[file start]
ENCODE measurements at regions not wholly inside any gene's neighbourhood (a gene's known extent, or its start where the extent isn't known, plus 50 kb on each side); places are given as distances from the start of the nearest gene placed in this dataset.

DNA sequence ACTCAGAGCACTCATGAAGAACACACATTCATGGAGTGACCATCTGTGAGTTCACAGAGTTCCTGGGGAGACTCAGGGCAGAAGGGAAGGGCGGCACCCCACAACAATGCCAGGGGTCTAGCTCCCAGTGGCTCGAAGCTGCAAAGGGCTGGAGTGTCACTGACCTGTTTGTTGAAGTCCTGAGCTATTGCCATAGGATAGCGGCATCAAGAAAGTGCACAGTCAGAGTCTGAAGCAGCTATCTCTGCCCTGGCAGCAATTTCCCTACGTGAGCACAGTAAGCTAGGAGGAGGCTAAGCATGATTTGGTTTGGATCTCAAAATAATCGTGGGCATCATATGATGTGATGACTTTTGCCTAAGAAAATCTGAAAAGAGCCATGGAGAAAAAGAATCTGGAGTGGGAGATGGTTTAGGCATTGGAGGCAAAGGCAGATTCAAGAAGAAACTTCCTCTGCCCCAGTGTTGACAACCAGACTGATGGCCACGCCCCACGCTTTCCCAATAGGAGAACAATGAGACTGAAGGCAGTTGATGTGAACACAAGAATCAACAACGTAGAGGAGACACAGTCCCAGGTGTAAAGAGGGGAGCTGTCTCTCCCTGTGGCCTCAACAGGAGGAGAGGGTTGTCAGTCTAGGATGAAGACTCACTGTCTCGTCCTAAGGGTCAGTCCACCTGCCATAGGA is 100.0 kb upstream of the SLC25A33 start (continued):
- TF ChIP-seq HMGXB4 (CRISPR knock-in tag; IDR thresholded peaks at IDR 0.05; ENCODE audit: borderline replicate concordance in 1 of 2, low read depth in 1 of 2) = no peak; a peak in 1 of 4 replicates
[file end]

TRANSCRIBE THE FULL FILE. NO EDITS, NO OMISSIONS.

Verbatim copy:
ENCODE measurements at regions not wholly inside any gene's neighbourhood (a gene's known extent, or its start where the extent isn't known, plus 50 kb on each side); places are given as distances from the start of the nearest gene placed in this dataset.

DNA sequence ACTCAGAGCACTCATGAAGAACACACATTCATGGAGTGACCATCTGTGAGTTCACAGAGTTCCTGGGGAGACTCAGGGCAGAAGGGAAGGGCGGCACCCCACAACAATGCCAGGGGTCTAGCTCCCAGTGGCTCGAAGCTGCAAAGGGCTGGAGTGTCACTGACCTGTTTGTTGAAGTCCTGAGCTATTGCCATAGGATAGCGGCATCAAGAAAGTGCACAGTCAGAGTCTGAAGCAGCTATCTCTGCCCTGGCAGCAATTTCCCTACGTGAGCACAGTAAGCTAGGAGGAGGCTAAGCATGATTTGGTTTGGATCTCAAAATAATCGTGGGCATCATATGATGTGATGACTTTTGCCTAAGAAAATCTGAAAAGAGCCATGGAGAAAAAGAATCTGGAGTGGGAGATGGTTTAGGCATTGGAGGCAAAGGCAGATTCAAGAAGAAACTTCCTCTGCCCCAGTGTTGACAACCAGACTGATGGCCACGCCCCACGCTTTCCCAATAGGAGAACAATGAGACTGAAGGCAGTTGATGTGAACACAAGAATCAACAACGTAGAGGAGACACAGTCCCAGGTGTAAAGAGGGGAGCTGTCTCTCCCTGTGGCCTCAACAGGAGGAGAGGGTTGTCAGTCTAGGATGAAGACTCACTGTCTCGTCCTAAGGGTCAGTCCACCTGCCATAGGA is 100.0 kb upstream of the SLC25A33 start (continued):
- TF ChIP-seq HMGXB4 (CRISPR knock-in tag; IDR thresholded peaks at IDR 0.05; ENCODE audit: borderline replicate concordance in 1 of 2, low read depth in 1 of 2) = no peak; a peak in 1 of 4 replicates